Posted by & filed under mosomelt.

It’s been nearly two months now since Bambuser disappeared from my phone, my teaching, my digital world…and I think I’m almost ready to talk about it.

Capture.PNG

Bambuser home page: https://bambuser.com/  Accessed 20 March, 2018

While the Bambuser team in the photo look pretty happy, I’m not. To those of you unfamiliar with this App, Bambuser offered a free, live broadcasting service; easy to use, easy for students to access, no need for them to sign up to anything- just click on the link seamlessly generated from my live mobile recording.

I used this App for all manner of things.

Every Monday I give my online students a quick “hello!” just to keep connected and share with them the topics being covered that week or anything of interest in the world of ethics.

As part of their assessment prep I’d use Bambuser to create a series of short broadcasts that they could watch live or later (the App automatically recorded each broadcast) and these always got a good number of views and positive feedback.

WP Bambuser capture

Bambuser was perfect. OK, there are video alternatives and some other live broadcast options but none are so easy or agile as Bambuser. 

I’m trying to tell myself that there is an upside. I guess I have a new opportunity to find a replacement, to test things out, to connect with others to seek Apps I’m unaware of. Plus, of course there’s that opportunity for reflection- to reflect on the transient nature of the digital tools we use and how this keeps us learning, keeps us nimble.

I have also been reflecting on all the years of lost broadcasts, many I would never view again but others I had been using again and again in my teaching resources. I guess I was in denial at first, ignoring their kind notifications that after it’s terminal date of 2 January 2018 all data would be lost unless saved elsewhere…

But again- was losing everything really all bad? The digital world allows us to be compulsive hoarders and with a few extra dollars comes increased hoarding capacity with any number of willing cloud-based systems offering almost unlimited space. Perfect for people like me who can never quite find time to tidy the piles of junk on my desk and all round my office, let alone tidy anything online. Having an enforced de-clutter has to be a good thing – I think?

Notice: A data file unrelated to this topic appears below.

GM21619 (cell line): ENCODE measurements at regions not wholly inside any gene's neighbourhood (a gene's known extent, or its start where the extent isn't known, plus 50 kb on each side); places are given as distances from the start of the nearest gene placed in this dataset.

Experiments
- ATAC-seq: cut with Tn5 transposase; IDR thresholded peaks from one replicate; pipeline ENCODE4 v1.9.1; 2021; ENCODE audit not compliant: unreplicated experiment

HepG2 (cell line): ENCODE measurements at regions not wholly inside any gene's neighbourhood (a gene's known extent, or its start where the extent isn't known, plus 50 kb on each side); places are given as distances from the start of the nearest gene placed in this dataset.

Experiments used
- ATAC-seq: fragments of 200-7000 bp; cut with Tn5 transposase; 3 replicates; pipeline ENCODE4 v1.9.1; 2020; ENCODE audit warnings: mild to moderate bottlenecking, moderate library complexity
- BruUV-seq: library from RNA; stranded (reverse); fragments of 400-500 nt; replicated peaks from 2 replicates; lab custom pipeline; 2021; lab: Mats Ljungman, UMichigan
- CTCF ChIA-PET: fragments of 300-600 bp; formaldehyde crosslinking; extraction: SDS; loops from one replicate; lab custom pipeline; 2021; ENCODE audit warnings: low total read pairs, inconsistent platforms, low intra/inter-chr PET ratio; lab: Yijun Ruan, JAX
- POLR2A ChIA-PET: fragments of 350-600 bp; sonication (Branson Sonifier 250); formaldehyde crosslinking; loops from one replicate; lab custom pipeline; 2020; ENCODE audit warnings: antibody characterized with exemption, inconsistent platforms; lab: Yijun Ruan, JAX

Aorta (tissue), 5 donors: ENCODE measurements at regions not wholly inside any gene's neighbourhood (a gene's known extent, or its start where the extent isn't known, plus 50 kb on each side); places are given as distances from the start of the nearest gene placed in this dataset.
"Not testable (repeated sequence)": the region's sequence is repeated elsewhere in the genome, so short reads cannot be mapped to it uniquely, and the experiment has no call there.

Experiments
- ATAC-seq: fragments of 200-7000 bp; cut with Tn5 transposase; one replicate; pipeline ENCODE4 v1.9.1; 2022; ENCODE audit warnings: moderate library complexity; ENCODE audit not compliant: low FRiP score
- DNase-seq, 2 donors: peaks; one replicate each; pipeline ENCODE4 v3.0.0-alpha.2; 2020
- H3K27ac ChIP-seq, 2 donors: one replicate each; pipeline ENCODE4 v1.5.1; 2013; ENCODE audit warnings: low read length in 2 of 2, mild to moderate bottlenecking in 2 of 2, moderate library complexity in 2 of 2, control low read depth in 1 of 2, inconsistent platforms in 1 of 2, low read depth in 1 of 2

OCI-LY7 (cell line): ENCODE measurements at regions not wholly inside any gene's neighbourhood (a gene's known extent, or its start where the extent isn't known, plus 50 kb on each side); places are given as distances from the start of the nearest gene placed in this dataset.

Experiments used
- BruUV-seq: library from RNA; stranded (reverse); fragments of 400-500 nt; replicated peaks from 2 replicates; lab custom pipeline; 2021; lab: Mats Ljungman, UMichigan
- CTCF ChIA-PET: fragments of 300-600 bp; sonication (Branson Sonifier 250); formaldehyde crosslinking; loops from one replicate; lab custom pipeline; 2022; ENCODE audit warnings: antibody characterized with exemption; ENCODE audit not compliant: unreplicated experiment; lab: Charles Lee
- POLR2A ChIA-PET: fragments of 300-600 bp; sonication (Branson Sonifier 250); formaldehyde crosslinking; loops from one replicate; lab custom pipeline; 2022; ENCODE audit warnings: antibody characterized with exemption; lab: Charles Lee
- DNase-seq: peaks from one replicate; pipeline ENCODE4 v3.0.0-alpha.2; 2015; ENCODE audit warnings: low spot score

So while the feelings are still raw, I’m trying to move on.

Bambuser. Gone but certainly not forgotten.

“Some sunny day-hay baby
When everything seems okay, baby
You’ll wake up and find out you’re alone
Cause I’ll be gone
Gone, gone, gone really gone”

Songwriters: Donald Everly / Donald I Everly / Phil Everly Gone Gone Gone lyrics © Sony/ATV Music Publishing LLC

 

 

 

Posted by & filed under #cmaltcmooc, #sotelnz, mosomelt.

We plan on launching the CMALT cMOOC again next week starting 19th March and it will run for 7 weeks until 4th May. The cMOOC is completely free and is aimed at participants sharing experiences as they explore developing CMALT eportfolios, and gaining a professional development experience.
We aim to have a G+ Hangout as an intro for anyone interested in the cMOOC 16th March Friday morning, 12 noon. There will be one for UK participants Thursday 15th March 10pm NZ time.
We use a G+ Community, Twitter, and WordPress to facilitate the cMOOC
The Signup form is on WordPress at https://cmaltcmooc.wordpress.com/contact/
And the weekly activities are at https://cmaltcmooc.wordpress.com
We us the #cmaltcmooc hashtag for Twitter and any other social media
You can find out more about the CMALT cMOOC at our ResearchGate Project Page:

Posted by & filed under #cmaltcmooc, #sotelnz, mosomelt, SOTEL.

Joining the SOTEL Research Cluster
The SOTEL (Scholarship Of Technology Enhanced Learning) research clusters are designed to provide a hub for academics to build a community of researchers and a showcase of their scholarly research into their teaching practice. We welcome participants from any discipline context to join us and form associated research cluster groups at http://sotel.nz
We officially launched the SOTEL Research Cluster Group at the inaugural SOTEL Symposium on 15th February at AUT South Campus. We hope you will put the SOTEL Symposium in your annual event calendar!
To join the SOTEL Research cluster:
First signup to the WordPress site at the Join the Community! link http://sotel.nz/register/ and then Login once you have created a username and password at http://sotel.nz/wp-login.php